Philsquares From , joined Dec 1969, posts, RR: Reply 1, posted (8 years 5 months 5 days ago) and read 2409 times:
There is no requirement to use the NAT system. During the winter months, it's not uncommon to go fairly far north, out of the NAT system. By doing that you are now on a random track. Some airlines use that system to minimize headwinds westbound during the winter months.
In addition, flights westbound to southern destinations don't have to follow the NATs either. In some cases it's quicker to just go on a random track.
However, there is no real thing such as a GPS track.
Petazulu From United States of America, joined Jan 2003, 701 posts, RR: 1 Reply 5, posted (8 years 5 months 5 days ago) and read 2362 times:
On a recent flight in December on LH (FRA-JFK), there were really strong headwinds. The plane crossed the ocean farther south than I have ever seen. In fact, we can in straight off the tip of long island into JFK. Normally, we would have come down through Maine, VT, Newfoundland, etc. This time, we were never even close to those places the whole time. The flight was really long and bumpy (people were throwing up behind me and in front!). The pilot seemed to have a lot of vertical mobility in that he changed our altitude by many thousands of feet in an attempt to find clearer air (no luck btw!). My guess was that were on a unique track that day due to the unusual headwinds. It was clear that there were no other planes to tell us where the turbulance was or wasn't because the pilot seemed to have no clue.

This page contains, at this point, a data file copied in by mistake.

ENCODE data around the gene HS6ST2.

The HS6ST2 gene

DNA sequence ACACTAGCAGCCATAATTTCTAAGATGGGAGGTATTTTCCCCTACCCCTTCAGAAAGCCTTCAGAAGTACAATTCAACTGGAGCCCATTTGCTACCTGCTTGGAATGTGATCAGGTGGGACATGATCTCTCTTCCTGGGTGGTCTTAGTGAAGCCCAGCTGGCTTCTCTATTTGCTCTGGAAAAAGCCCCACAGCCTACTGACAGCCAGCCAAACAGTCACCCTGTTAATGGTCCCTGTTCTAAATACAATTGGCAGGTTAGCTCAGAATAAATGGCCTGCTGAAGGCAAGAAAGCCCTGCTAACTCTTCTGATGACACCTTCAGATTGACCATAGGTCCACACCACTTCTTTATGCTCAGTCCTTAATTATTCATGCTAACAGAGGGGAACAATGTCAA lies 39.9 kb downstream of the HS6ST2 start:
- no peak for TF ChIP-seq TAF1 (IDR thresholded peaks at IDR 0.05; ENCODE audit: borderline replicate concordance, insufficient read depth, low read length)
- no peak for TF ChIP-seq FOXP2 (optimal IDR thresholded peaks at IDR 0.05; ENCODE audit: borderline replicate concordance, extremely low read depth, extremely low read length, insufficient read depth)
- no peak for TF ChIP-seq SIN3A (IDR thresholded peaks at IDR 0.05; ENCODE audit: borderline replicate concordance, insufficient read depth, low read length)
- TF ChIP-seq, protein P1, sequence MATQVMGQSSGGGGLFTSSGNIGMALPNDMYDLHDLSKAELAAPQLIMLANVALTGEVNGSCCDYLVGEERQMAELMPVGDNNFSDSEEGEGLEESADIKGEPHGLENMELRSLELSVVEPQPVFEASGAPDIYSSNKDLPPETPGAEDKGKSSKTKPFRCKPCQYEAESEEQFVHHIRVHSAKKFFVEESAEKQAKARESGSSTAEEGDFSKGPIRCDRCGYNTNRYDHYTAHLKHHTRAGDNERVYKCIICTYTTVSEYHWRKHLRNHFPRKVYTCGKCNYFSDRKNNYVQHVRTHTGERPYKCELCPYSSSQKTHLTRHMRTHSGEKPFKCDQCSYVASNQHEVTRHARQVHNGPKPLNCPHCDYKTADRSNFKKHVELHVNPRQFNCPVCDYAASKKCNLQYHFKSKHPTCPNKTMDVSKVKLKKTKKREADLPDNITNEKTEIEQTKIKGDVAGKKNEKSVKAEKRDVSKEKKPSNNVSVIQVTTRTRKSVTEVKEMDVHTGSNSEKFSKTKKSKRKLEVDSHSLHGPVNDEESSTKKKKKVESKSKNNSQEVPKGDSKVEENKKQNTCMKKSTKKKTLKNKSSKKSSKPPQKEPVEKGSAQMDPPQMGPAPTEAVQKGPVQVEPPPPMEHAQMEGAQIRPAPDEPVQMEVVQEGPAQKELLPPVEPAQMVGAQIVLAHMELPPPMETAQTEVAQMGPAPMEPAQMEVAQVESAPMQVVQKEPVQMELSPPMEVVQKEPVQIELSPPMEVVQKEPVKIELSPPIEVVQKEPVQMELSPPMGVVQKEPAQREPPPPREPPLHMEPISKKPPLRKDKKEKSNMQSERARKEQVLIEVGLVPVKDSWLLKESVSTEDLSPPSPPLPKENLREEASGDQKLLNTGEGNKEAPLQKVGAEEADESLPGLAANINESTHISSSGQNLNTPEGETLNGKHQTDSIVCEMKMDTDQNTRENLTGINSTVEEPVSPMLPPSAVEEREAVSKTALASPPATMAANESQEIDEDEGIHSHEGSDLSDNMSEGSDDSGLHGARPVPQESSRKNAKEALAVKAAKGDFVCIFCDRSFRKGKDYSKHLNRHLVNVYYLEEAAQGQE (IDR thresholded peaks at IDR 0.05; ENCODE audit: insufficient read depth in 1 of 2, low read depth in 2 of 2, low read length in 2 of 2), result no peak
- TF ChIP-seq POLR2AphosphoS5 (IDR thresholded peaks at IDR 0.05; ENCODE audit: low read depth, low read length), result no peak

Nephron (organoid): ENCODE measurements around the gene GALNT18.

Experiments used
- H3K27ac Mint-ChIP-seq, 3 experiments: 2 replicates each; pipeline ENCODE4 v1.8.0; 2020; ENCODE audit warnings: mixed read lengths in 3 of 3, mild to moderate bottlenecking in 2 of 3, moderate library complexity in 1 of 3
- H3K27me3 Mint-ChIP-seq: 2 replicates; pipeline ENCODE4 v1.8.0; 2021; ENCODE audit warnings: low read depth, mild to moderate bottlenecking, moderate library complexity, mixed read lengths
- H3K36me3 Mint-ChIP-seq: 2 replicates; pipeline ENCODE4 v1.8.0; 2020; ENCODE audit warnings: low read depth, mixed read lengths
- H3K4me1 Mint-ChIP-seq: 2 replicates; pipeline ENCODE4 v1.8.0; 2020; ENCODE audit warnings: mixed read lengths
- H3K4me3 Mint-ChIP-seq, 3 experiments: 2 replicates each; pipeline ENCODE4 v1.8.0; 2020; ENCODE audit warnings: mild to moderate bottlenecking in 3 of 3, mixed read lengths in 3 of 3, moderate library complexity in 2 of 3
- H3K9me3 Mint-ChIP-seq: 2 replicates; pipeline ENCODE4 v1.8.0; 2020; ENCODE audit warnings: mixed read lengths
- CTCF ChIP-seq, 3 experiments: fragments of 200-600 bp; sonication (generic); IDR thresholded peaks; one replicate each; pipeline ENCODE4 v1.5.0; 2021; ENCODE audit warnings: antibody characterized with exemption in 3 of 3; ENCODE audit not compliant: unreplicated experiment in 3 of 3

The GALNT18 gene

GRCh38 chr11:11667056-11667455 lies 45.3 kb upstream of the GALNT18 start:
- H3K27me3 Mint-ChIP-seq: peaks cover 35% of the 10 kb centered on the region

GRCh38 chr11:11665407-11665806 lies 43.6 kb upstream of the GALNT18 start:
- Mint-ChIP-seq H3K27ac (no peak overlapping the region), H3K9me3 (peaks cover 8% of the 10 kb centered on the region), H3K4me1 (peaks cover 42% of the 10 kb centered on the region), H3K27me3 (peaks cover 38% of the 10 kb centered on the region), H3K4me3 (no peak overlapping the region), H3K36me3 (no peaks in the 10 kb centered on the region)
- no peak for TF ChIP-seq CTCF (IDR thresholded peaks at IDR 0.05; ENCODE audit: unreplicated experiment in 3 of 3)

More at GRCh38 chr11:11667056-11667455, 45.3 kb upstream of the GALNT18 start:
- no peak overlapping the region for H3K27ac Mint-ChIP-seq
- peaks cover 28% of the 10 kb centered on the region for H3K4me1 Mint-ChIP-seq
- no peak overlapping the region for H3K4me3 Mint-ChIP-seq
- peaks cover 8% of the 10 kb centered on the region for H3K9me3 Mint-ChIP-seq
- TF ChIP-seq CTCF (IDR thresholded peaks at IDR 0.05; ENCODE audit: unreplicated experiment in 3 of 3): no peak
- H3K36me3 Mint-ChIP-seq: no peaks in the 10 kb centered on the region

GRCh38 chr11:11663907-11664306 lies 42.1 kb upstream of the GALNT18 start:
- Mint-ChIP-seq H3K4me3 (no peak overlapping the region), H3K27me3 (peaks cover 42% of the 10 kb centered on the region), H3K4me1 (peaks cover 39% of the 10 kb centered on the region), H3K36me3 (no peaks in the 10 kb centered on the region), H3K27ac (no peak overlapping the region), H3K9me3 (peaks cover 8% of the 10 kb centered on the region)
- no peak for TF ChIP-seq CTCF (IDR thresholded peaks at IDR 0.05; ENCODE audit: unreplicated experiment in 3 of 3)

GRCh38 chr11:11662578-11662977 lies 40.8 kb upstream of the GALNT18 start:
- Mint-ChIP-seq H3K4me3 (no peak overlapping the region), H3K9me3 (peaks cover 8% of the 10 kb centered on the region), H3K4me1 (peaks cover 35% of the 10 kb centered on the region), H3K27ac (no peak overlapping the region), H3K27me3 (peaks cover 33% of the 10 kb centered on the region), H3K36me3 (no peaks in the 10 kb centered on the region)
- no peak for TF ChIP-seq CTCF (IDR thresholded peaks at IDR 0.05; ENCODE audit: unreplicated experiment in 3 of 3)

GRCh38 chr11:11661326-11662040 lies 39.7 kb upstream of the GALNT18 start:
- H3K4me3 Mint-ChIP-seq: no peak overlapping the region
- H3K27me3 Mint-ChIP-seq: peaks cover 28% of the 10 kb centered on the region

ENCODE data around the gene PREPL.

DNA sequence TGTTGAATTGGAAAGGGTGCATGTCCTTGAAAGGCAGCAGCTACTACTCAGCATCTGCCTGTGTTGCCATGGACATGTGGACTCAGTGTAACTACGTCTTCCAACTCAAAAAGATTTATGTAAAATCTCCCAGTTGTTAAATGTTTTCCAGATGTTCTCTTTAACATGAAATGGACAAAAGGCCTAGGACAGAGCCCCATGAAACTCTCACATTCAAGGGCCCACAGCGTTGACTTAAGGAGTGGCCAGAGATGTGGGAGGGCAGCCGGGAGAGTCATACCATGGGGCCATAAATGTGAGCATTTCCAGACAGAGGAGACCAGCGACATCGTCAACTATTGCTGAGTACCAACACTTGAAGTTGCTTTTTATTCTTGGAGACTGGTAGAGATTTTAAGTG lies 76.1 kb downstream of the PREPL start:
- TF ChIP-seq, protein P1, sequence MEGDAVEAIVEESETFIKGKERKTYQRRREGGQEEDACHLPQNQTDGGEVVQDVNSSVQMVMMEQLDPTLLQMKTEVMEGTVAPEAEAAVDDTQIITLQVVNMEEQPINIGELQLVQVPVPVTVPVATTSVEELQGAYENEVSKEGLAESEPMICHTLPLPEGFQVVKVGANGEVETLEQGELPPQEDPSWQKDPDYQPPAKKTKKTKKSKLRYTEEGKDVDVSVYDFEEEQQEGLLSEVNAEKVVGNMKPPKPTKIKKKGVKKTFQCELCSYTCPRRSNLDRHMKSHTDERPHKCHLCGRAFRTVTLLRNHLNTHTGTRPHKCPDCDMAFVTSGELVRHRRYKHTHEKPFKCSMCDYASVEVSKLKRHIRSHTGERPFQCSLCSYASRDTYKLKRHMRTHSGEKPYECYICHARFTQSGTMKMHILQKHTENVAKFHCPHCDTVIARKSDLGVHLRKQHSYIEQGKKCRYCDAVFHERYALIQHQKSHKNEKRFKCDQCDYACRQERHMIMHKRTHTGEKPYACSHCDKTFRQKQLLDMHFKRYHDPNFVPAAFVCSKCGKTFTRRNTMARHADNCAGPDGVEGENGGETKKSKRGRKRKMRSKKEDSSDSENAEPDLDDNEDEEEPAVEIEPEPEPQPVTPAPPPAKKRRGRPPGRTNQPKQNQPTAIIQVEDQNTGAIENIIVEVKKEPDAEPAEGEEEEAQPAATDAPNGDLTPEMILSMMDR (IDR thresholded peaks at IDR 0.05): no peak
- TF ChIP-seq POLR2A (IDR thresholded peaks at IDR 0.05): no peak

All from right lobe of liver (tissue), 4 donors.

We were probably outside of ETOPs range at times, but obviously, this was not a concern. Trailblazing across the Atlantic!
Philsquares From , joined Dec 1969, posts, RR: Reply 9, posted (8 years 5 months 4 days 23 hours ago) and read 2327 times:
In commercial aviation, the reality is Dispatch chooses the route. At most large carriers, the computer flight planning system looks for a minimum time track and goes with that. Theoretically, the NAT system should accomplish the same thing, but sometimes the data used by the airlines is a little more up to date than the NAT.
By far, the overwhelming majority of the traffic goes on the NAT system.